Tony Flannery: Stifling debate on women priests damages the church
Church exclusion is throwback to Middle Ages and causing many women to leave
Pope Francis’s consistent call for open discussion and dialogue, and indeed for open doors, has created a climate where the whole issue of women’s place in the church is now centre stage. Photograph: Reuters/Tony Gentile
The efforts made by the Vatican to silence discussion on the ordination of women over the past 50 years have been both unsuccessful and unwise. In 1975, Pope Paul VI declared that the Catholic Church “does not consider herself authorised to admit women to ordination”.
This was followed a year later by a document from the Congregation for the Doctrine of the Faith (CDF), which stated that the priest is a sign, and for that sign to be perceptible, “a natural resemblance” to Christ is required.
In the Mass the priest acts in persona Christi, and since Christ was male, the priest too must be male. The document concludes with an assertion of its authority: “It is the church, through the magisterium [teaching authority of the church], that decides what can change and what must remain immutable”. In short, “because I say so”.
This did not end the discussion, which continued apace around the church. So in 1994 pope John Paul II attempted to impose a final papal clampdown with his letter Ordinatio Sacerdotalis: “I declare that the church has no authority whatsoever to confer priestly ordination on women and that this judgment is to be definitively held by all the church faithful”.
This document, and a follow-up by Pope Benedict, led to a major theological debate in the church as to what is an infallible statement, and what exactly is the status of a judgment that “must be definitely held”.
Because of this, a year later the CDF once again issued a statement. It judged it necessary, it stated, to dispel the doubts and reservations that have arisen by issuing a responsum ad dubium, approved by the pope.
It stated that the teaching on the ordination of women “requires definitive assent, since . . . it has been set forth infallibly by the ordinary and universal magisterium . . . and that it is to be held always, everywhere, and by all, as belonging to the deposit of faith”.
End of debate. Or is it? The doctrine of papal infallibility has caused a lot of soul-searching since it was first declared in 1870 at the first Vatican Council. The most generally accepted theological interpretation is that the pope speaks infallibly only when he is affirming something that is widely held by the Catholic faithful.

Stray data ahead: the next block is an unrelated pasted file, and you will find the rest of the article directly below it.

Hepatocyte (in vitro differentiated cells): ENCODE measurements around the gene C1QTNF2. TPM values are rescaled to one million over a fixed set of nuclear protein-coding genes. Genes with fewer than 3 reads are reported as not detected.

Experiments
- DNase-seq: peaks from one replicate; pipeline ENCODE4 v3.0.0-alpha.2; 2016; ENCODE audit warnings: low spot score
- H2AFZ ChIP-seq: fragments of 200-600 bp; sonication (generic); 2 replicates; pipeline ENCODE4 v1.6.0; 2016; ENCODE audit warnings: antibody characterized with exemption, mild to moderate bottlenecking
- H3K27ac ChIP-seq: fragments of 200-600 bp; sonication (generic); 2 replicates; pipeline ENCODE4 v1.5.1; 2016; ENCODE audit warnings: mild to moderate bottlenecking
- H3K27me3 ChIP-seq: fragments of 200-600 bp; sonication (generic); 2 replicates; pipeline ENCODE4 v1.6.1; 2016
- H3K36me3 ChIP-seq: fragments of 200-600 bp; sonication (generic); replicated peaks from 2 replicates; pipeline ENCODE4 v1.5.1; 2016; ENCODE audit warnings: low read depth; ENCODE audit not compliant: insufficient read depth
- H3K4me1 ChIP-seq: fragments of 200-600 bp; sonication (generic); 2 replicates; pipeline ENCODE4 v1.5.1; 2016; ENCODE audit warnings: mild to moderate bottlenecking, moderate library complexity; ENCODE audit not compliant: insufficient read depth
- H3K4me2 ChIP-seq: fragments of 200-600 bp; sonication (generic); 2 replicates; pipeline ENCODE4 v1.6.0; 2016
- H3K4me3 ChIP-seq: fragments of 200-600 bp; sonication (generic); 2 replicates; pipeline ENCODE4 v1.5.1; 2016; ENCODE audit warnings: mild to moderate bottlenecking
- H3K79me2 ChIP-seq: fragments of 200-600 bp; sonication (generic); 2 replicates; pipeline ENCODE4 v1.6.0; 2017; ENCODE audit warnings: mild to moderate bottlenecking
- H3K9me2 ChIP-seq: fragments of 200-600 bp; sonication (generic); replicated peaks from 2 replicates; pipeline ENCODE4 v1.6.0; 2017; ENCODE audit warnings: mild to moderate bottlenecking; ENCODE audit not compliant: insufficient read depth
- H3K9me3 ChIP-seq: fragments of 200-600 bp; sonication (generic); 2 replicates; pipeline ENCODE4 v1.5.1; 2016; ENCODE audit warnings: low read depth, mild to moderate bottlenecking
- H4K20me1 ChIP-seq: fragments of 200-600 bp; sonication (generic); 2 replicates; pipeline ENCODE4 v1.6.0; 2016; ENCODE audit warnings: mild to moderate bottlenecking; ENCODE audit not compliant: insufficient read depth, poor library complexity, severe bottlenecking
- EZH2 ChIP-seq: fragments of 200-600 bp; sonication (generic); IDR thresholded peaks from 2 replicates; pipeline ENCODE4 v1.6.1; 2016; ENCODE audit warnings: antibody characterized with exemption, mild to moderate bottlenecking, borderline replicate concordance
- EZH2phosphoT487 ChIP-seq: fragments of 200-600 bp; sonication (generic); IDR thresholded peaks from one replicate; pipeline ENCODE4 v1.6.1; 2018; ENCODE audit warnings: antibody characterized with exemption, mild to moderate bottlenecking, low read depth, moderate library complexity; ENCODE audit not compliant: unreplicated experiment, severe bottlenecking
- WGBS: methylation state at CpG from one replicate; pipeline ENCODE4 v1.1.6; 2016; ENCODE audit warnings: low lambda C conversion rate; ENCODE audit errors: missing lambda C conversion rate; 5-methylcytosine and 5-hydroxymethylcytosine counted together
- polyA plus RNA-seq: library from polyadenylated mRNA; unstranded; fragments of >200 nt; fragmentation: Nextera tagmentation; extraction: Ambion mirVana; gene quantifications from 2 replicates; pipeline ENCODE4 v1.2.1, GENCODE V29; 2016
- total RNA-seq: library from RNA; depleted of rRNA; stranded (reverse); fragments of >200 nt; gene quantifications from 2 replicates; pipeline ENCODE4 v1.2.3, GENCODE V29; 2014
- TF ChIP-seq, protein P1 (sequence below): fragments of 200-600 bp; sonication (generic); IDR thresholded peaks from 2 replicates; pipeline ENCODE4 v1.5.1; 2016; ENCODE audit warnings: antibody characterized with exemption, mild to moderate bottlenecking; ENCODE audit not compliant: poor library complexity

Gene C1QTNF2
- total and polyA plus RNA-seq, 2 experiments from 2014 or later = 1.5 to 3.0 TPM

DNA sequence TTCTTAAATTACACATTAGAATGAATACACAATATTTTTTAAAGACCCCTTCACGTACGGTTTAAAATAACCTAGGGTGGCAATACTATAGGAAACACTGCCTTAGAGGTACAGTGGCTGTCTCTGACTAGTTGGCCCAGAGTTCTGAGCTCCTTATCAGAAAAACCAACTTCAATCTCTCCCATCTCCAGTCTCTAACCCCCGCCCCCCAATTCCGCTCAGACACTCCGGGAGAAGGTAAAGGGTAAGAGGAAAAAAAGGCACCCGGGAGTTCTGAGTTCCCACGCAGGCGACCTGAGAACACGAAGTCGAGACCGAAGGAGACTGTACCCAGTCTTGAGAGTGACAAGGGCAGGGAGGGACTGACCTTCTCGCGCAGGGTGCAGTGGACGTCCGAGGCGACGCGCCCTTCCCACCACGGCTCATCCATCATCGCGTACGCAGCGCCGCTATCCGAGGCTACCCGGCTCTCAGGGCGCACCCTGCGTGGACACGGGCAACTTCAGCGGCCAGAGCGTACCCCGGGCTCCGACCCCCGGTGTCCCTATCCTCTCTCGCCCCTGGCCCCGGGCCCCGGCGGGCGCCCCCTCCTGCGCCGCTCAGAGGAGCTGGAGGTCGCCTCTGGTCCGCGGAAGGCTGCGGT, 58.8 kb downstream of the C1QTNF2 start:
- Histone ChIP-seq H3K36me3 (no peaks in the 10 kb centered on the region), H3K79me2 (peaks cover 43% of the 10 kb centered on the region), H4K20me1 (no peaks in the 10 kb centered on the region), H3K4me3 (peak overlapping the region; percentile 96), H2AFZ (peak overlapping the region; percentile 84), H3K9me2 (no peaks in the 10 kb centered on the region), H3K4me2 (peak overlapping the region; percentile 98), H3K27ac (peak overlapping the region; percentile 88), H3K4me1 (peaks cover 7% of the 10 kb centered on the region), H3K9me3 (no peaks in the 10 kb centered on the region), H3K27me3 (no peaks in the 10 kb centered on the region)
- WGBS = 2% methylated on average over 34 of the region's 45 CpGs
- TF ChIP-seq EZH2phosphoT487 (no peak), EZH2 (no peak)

In order for that condition to be fulfilled there needs to be widespread discussion at all levels in the church. By laying down a diktat, as John Paul did, that there could be no discussion on this topic, it seems to me that he was attempting to prevent an essential prerequirement for any infallible statement.
And by thinking up this new category of something that must be “definitively held”, the Vatican is trying to give weight to something that has no theological, scriptural, or, indeed, good common sense arguments behind it.
So the debate continues, and grows more pronounced, as women increasingly find their voice in the church and in theology.
Though Pope Francis has said that this door is closed, his consistent call for open discussion and dialogue, and indeed for open doors, has created a climate where the whole issue of women’s place in the church is now centre stage.
Not crediblein persona Christi
We are all one, and equal, in Christ.
The effort by the Vatican to stifle debate, often by using methods that should never be part of the Christian community, is doing enormous damage to the church.
As the equality of women is being recognised as a given in most aspects of life and in most parts of the world, the church’s exclusion is being seen as a throwback to medieval times, and will continue to cause a major exodus of women from the church.
So the debate must continue; it must be free and open, and given as much time as it takes to achieve some form of consensus, so that when a decision on this difficult issue is made it will be generally accepted; and then, and only then, can real consent be given.
Fr Tony Flannery is a Redemptorist priest